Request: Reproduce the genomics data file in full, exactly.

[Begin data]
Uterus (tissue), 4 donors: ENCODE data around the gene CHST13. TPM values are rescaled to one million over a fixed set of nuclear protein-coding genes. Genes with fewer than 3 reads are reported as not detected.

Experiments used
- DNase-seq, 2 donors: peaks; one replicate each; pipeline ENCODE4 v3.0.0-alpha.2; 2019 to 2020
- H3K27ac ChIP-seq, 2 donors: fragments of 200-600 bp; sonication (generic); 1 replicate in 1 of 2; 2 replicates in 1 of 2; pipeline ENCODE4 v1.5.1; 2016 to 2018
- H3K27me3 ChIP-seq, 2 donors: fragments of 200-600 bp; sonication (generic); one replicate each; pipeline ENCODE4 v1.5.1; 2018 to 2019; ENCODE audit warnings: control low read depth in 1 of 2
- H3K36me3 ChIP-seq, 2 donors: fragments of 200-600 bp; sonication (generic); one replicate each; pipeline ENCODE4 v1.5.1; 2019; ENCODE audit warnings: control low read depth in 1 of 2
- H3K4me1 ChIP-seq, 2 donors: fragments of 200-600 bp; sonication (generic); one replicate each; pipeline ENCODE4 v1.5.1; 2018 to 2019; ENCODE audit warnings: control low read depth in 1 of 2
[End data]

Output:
Uterus (tissue), 4 donors: ENCODE data around the gene CHST13. TPM values are rescaled to one million over a fixed set of nuclear protein-coding genes. Genes with fewer than 3 reads are reported as not detected.

Experiments used
- DNase-seq, 2 donors: peaks; one replicate each; pipeline ENCODE4 v3.0.0-alpha.2; 2019 to 2020
- H3K27ac ChIP-seq, 2 donors: fragments of 200-600 bp; sonication (generic); 1 replicate in 1 of 2; 2 replicates in 1 of 2; pipeline ENCODE4 v1.5.1; 2016 to 2018
- H3K27me3 ChIP-seq, 2 donors: fragments of 200-600 bp; sonication (generic); one replicate each; pipeline ENCODE4 v1.5.1; 2018 to 2019; ENCODE audit warnings: control low read depth in 1 of 2
- H3K36me3 ChIP-seq, 2 donors: fragments of 200-600 bp; sonication (generic); one replicate each; pipeline ENCODE4 v1.5.1; 2019; ENCODE audit warnings: control low read depth in 1 of 2
- H3K4me1 ChIP-seq, 2 donors: fragments of 200-600 bp; sonication (generic); one replicate each; pipeline ENCODE4 v1.5.1; 2018 to 2019; ENCODE audit warnings: control low read depth in 1 of 2